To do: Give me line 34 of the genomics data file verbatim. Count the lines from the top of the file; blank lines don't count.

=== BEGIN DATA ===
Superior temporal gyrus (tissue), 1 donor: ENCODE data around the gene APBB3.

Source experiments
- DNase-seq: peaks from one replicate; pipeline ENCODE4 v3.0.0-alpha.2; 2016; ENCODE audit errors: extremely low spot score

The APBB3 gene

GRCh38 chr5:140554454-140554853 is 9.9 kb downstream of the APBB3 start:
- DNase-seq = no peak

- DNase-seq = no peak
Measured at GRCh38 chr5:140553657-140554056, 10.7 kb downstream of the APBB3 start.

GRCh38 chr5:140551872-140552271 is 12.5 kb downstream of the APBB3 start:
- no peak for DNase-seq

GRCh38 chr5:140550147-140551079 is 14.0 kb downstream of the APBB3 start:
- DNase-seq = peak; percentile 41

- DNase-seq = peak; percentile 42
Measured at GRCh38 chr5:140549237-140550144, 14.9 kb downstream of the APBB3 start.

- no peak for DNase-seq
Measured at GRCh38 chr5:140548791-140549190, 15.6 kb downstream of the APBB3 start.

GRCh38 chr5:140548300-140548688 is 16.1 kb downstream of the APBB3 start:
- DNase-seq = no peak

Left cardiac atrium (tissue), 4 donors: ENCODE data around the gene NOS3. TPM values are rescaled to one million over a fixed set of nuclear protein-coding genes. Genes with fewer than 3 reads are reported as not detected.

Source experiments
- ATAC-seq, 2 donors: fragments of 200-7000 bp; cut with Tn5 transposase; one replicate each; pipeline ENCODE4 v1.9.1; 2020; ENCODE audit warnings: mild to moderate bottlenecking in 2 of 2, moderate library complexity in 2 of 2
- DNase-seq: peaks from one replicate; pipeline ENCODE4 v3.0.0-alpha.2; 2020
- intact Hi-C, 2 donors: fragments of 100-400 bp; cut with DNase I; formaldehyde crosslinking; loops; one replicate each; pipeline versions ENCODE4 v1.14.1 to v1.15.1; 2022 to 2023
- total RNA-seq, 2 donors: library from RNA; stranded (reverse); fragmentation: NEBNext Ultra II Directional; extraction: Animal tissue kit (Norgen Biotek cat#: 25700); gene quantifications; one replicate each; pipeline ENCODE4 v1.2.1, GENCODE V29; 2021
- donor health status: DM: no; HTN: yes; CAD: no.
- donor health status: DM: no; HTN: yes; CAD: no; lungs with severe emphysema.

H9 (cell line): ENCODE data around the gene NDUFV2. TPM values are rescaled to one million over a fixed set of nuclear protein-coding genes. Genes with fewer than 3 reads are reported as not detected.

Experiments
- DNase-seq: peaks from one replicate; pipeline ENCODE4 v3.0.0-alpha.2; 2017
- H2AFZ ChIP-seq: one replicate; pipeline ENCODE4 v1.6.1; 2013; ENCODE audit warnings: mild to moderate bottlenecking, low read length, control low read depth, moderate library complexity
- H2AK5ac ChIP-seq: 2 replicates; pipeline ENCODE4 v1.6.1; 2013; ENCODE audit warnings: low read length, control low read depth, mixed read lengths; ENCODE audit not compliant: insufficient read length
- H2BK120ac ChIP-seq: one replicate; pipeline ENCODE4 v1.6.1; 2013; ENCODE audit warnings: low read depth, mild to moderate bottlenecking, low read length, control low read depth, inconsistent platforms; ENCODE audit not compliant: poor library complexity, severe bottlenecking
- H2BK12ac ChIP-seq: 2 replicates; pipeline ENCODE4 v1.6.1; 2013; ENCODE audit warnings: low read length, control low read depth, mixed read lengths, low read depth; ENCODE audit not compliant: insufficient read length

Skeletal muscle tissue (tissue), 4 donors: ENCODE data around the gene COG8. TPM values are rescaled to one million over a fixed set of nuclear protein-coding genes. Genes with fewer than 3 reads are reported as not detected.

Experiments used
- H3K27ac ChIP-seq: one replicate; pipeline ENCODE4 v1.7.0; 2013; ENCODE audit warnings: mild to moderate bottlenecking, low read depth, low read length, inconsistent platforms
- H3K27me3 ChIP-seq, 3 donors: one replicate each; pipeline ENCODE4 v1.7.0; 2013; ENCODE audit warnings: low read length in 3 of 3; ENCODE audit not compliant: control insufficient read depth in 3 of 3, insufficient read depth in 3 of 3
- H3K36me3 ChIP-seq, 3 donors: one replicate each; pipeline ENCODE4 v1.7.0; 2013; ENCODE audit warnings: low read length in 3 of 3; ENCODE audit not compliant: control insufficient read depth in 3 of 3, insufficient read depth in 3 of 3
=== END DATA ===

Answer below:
Skeletal muscle tissue (tissue), 4 donors: ENCODE data around the gene COG8. TPM values are rescaled to one million over a fixed set of nuclear protein-coding genes. Genes with fewer than 3 reads are reported as not detected.